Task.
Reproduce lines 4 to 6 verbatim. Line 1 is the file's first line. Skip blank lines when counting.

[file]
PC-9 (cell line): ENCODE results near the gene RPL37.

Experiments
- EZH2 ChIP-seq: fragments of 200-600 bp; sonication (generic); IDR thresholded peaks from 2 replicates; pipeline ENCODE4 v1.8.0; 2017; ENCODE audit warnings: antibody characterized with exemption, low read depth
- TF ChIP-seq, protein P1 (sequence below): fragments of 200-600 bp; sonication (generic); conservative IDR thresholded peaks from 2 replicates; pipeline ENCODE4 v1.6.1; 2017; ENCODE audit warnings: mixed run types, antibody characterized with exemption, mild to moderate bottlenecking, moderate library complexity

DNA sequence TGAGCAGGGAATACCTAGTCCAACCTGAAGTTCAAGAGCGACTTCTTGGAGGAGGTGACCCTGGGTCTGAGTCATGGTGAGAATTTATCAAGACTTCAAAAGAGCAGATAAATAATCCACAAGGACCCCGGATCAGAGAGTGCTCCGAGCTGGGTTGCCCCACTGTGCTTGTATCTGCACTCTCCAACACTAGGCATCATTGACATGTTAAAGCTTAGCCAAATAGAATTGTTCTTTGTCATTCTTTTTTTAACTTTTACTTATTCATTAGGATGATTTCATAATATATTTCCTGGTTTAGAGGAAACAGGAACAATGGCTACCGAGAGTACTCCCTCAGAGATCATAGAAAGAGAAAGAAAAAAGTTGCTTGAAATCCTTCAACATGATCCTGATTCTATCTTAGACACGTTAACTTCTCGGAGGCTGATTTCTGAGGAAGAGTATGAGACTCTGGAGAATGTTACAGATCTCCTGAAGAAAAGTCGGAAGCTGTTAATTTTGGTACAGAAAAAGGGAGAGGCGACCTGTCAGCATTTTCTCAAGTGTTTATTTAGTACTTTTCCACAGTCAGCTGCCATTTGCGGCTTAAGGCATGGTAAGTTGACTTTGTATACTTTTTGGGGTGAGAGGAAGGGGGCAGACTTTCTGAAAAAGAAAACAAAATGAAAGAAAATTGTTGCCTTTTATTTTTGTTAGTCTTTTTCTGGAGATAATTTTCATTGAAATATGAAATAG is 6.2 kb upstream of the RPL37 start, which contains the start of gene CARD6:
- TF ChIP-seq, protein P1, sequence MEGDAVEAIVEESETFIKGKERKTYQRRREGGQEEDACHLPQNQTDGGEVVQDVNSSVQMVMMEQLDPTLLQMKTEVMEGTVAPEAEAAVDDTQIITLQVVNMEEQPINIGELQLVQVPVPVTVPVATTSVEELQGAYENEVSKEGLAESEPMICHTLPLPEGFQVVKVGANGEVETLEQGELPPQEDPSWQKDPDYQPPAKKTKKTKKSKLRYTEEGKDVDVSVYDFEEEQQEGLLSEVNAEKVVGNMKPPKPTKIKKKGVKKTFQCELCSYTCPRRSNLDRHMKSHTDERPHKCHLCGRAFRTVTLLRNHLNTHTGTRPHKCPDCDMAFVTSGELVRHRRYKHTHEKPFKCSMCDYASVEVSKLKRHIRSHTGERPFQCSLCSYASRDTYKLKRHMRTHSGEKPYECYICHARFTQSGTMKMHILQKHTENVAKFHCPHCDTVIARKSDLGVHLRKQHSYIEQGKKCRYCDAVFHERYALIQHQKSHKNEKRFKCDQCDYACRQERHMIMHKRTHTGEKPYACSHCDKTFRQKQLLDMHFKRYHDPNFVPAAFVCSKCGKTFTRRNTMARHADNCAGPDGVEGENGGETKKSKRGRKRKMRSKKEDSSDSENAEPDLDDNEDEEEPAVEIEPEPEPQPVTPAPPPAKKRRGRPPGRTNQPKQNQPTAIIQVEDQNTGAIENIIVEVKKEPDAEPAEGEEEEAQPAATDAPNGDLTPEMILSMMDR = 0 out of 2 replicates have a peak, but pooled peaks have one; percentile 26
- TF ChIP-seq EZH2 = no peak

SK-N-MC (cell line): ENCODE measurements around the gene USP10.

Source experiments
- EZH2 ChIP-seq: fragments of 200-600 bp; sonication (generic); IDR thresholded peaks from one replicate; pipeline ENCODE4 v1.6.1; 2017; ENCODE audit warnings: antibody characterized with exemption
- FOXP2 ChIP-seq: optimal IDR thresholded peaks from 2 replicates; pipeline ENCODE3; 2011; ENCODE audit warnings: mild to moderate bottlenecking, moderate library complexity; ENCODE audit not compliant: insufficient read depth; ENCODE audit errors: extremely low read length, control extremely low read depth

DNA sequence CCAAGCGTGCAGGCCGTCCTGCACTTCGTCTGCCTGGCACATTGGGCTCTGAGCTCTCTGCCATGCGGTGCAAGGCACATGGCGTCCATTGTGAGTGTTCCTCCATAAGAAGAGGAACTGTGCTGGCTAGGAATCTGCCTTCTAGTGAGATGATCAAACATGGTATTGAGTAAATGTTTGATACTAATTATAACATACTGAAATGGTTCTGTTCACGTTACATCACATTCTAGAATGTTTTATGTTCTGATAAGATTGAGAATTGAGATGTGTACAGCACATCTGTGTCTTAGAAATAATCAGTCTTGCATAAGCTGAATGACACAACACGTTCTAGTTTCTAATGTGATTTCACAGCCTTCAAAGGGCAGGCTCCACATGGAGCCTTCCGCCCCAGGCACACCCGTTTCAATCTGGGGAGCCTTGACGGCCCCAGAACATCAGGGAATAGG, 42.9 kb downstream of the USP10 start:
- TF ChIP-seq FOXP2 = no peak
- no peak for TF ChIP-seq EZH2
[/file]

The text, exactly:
- TF ChIP-seq, protein P1 (sequence below): fragments of 200-600 bp; sonication (generic); conservative IDR thresholded peaks from 2 replicates; pipeline ENCODE4 v1.6.1; 2017; ENCODE audit warnings: mixed run types, antibody characterized with exemption, mild to moderate bottlenecking, moderate library complexity

DNA sequence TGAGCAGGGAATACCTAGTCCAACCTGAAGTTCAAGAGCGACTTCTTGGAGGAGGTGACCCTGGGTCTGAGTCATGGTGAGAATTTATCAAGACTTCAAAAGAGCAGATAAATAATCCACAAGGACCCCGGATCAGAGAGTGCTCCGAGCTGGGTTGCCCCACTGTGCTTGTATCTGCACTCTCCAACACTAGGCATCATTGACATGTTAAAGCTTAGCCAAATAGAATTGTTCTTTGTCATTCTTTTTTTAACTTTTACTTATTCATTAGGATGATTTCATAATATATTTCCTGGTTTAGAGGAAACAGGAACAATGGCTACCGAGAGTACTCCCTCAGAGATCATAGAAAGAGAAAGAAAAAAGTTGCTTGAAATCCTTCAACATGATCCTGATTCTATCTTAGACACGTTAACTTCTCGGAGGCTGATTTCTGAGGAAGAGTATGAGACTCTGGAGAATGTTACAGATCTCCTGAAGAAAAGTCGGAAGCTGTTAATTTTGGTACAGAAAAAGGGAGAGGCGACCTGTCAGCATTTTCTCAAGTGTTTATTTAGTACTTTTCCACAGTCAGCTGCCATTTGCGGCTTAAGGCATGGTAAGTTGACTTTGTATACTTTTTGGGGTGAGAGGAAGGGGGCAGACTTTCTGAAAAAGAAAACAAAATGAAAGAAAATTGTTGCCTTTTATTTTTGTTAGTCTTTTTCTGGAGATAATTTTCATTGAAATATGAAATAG is 6.2 kb upstream of the RPL37 start, which contains the start of gene CARD6:
- TF ChIP-seq, protein P1, sequence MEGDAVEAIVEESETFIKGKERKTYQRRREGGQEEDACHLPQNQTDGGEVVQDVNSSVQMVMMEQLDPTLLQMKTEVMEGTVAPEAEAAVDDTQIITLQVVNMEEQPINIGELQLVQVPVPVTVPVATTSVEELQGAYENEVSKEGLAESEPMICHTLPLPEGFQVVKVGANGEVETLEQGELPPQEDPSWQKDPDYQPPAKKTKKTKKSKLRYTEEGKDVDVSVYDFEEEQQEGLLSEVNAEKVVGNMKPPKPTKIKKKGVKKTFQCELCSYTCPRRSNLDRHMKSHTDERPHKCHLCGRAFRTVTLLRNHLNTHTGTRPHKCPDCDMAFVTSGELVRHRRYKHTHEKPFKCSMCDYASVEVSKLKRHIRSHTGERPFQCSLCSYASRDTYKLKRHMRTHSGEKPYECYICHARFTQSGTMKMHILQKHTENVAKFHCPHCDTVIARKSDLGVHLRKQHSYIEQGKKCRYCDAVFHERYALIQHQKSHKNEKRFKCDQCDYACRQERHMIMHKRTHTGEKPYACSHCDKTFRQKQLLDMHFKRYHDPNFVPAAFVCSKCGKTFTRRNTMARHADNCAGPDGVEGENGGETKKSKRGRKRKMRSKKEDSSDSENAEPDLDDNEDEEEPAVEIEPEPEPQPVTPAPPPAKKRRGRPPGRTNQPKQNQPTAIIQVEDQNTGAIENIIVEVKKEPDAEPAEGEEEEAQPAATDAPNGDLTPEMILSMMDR = 0 out of 2 replicates have a peak, but pooled peaks have one; percentile 26